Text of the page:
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Bosses want to see explainable AI

Almost one-third of UK bosses surveyed in the latest PwC global CEO survey plan to use artificial intelligence in their businesses – but explainable AI is critical

Most CEOs believe artificial intelligence (AI) will significantly change the way they do business in the next five years, according to PwC’s annual CEO survey.

In the survey of 1,378 CEOs in 91 territories, 35% of UK bosses said they have plans to introduce AI into the business in the next three years, but a similar proportion have no plans at all (36%, compared with the global average of 23%).

Of those who have no plans to pursue AI, 76% gave the deficit in supply of skilled workers as their primary reason.

Among UK CEOs, 42% said they believe AI will become as smart as humans, but 42% disagree. PwC found that UK CEOs were less convinced AI would remove human bias (32%) compared with the global figure of 48%. But almost half of CEOs globally believe biases will still remain.

The vast majority of CEOs (82%) agreed that AI-based decisions need to be explainable in order to be trusted.

In the UK, 70% of bosses support government-led national strategies and policies on AI, and believe the government should play an integral role in AI development (63%).

Just under half of the UK CEOs surveyed (47%) think organisations should be allowed to self-regulate the use of AI, while slightly fewer (44%) disagree.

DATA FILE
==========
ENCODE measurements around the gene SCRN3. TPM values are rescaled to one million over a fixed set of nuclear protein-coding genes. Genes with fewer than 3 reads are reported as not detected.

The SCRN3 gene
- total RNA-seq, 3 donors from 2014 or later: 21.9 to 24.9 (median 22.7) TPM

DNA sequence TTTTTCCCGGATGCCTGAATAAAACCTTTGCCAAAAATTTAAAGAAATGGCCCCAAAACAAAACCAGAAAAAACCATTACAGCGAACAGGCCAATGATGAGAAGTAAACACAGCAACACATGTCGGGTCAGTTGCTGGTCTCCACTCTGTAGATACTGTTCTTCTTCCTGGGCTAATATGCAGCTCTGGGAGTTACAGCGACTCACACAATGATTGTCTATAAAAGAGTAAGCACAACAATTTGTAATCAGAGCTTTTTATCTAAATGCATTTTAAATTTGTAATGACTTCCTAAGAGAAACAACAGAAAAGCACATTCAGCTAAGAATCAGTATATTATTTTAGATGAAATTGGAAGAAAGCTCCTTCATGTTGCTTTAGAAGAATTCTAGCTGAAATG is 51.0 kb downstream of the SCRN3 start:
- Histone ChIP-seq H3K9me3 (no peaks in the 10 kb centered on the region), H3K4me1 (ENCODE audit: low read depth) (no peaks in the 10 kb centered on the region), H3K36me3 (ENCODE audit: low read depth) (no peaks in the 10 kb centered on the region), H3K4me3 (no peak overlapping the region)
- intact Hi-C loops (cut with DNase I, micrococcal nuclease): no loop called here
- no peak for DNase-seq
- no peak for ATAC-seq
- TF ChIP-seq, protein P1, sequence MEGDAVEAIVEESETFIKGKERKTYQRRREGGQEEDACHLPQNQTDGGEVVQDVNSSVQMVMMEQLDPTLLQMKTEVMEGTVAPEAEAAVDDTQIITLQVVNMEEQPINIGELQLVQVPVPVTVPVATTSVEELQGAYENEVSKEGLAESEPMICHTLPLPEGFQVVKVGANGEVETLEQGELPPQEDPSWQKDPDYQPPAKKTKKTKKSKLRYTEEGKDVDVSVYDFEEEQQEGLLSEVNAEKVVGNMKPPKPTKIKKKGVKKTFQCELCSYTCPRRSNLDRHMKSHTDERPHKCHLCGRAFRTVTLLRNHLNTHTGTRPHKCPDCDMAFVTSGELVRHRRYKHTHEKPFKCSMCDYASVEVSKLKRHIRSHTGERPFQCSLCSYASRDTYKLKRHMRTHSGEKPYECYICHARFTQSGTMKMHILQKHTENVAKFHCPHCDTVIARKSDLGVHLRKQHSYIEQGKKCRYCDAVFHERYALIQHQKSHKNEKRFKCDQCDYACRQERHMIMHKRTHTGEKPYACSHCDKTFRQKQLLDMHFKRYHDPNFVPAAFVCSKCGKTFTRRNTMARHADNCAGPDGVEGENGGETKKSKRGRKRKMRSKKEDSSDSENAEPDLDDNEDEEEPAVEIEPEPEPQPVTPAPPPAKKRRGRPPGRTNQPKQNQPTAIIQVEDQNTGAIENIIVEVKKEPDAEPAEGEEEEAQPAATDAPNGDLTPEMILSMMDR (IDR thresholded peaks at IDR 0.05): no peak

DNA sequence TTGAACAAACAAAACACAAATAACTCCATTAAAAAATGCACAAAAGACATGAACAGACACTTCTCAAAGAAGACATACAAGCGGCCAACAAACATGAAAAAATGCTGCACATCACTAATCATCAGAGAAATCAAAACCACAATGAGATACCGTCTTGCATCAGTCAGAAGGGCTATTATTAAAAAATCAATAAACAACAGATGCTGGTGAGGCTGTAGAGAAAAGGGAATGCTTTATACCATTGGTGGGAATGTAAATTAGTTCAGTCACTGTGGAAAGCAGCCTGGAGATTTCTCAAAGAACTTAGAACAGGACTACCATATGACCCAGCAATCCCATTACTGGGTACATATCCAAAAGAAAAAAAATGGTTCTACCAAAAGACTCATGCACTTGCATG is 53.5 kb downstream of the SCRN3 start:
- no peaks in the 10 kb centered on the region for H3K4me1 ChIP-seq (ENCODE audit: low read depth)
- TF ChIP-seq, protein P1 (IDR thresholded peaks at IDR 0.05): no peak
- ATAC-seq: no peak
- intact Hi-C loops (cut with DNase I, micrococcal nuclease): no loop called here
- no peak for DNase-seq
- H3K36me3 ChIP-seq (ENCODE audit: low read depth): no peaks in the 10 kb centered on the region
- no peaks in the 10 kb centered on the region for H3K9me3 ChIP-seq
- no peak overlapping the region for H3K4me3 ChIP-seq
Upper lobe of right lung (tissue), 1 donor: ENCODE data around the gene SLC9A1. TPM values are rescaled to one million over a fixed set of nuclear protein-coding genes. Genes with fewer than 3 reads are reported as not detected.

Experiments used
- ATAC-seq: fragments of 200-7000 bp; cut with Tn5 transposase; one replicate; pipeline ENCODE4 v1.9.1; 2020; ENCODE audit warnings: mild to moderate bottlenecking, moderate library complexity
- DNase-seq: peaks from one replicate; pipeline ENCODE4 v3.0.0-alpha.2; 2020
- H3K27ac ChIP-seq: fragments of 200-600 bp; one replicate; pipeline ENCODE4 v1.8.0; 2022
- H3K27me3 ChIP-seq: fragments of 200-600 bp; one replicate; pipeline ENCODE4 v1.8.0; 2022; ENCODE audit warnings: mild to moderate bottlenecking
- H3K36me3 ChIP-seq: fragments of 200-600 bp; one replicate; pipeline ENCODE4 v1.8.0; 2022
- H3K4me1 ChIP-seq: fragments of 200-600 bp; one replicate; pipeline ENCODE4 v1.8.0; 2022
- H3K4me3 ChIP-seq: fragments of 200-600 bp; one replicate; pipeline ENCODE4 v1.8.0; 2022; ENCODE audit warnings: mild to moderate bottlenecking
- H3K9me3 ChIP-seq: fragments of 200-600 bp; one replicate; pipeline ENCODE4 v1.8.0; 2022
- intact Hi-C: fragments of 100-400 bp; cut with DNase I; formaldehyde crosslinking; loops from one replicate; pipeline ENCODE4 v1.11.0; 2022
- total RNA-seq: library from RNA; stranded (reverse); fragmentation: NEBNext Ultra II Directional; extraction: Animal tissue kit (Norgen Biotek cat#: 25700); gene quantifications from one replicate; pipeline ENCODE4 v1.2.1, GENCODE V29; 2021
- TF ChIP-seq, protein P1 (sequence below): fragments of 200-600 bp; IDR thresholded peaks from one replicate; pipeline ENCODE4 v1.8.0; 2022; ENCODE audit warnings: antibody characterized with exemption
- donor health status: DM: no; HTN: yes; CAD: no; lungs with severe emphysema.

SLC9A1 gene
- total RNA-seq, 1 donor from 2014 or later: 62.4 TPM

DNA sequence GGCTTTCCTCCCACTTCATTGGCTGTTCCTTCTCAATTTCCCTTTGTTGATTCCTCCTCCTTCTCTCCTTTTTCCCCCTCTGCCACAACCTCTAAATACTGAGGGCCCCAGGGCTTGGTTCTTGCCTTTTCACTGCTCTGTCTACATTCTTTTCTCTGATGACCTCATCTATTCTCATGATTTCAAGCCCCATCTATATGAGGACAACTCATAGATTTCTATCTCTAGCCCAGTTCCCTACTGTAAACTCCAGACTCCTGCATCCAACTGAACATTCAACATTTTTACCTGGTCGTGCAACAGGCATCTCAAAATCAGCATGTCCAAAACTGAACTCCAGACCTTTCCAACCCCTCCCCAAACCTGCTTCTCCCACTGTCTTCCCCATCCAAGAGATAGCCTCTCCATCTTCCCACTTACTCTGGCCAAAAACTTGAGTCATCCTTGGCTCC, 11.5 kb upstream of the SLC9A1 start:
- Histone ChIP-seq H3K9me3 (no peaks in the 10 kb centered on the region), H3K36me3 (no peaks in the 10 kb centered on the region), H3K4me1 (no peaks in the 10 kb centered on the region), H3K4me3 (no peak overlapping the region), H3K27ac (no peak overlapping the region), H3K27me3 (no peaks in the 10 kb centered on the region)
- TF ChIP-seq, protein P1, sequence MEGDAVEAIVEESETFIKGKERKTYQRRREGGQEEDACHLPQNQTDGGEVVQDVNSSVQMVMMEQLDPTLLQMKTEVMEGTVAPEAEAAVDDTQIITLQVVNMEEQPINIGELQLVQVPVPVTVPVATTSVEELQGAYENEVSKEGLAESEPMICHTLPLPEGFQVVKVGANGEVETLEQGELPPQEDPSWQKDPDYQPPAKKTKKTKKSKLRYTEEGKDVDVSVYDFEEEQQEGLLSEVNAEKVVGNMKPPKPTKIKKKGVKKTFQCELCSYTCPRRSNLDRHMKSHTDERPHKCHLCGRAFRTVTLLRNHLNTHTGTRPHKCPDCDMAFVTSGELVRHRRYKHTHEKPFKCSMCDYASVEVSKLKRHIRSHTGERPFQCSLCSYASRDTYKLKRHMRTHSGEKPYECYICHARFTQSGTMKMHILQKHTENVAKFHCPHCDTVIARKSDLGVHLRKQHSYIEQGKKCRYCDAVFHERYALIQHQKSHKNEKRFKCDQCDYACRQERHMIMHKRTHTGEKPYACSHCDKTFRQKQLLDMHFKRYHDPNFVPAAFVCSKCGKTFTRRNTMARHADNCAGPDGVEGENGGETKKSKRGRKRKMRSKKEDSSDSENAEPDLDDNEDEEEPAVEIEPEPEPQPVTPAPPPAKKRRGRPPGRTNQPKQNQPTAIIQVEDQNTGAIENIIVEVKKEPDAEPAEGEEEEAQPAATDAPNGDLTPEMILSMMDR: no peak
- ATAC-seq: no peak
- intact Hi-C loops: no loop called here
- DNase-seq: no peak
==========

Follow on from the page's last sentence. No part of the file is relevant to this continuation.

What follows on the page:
Almost half (49%) believe the government should provide a safety net for workers displaced by AI, but 41% disagree. Nearly two-thirds (65%) of UK CEOs think the government should incentivise organisations to retrain workers whose jobs are automated.

Read more about explainable AI

  • The answer to the ultimate question of life, the universe and everything is 42, according to Deep Thought in The Hitchhiker’s Guide to the Galaxy – but experts need to explain AI decisions.
  • Bias in AI algorithms can produce harmful results, but it can also help train models. This third part of a three-part series on AI ethics explains the pros and cons of AI bias.

“There is clearly plenty of anticipation among business leaders about the opportunities that lie ahead when it comes to AI,” said Euan Cameron, UK artificial intelligence leader at PwC. “But on the question of how this world should be governed and regulated, opinions remain divided.

“Businesses have high expectations for what AI could deliver, so it is important that AI policies around the world are fit for purpose. Regulation should not stifle innovation, but it should make sure we are creating a future that works for everyone.”

Cameron added: “Leaders and AI experts need to work closely with policymakers, regulators and standards institutions to ensure that the right governance is in place to support their ambitions, but, crucially, also keeps wider society and workers’ best interests at heart.”

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